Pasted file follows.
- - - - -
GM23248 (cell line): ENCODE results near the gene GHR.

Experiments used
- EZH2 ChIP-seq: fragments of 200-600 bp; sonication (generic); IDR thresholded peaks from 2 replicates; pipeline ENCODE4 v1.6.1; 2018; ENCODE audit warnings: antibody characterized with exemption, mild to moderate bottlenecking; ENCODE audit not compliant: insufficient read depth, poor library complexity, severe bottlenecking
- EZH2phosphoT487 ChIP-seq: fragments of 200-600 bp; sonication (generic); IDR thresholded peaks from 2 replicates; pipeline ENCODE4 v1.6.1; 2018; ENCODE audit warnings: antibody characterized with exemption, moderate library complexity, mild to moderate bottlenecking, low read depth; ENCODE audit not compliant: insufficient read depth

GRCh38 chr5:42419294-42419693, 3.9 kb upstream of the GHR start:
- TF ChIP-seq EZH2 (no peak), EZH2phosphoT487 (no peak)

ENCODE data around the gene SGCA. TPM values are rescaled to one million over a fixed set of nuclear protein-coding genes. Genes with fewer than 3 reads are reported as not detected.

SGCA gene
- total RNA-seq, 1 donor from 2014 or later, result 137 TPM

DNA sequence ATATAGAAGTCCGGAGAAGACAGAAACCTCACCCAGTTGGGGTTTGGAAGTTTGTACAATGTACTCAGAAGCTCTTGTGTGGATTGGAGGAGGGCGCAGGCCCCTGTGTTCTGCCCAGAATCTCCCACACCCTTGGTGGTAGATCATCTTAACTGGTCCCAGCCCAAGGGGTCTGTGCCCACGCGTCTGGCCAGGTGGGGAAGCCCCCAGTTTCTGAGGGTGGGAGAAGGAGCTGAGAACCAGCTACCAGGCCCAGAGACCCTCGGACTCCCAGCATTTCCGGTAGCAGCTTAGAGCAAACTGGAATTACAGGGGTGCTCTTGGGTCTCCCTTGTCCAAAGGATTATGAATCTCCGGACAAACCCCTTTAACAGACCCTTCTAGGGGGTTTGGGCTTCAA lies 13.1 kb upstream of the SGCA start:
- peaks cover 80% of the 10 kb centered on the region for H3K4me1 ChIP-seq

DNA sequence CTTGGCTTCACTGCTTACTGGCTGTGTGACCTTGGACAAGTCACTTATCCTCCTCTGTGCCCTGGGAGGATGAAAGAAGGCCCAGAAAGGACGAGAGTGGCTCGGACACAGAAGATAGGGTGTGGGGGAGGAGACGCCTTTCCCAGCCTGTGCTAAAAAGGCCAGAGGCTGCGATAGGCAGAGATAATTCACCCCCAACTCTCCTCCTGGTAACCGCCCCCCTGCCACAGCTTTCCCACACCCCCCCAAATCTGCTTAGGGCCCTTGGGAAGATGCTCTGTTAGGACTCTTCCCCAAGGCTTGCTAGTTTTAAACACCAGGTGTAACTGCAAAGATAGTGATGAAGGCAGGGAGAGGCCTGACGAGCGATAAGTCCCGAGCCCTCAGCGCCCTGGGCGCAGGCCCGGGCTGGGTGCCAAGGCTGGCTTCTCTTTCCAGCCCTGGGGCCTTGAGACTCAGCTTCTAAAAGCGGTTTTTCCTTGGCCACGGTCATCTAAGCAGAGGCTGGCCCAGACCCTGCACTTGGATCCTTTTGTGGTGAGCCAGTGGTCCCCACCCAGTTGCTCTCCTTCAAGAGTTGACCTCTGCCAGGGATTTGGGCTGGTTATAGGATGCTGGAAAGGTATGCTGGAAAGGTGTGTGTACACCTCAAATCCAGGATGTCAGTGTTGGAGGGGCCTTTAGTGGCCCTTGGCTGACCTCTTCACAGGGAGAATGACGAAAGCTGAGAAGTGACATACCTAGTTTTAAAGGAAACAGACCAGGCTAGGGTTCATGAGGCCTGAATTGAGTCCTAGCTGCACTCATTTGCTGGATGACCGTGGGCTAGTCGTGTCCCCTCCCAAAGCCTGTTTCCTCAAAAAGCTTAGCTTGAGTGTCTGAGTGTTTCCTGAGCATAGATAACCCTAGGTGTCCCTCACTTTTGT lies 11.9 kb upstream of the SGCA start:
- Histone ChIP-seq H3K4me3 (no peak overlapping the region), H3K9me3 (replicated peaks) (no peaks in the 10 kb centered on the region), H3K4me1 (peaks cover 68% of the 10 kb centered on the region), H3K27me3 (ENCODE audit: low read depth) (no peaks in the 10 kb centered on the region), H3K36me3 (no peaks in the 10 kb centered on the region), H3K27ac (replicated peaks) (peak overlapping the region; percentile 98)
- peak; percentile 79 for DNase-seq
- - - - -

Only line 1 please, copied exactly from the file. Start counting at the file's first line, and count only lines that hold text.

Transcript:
GM23248 (cell line): ENCODE results near the gene GHR.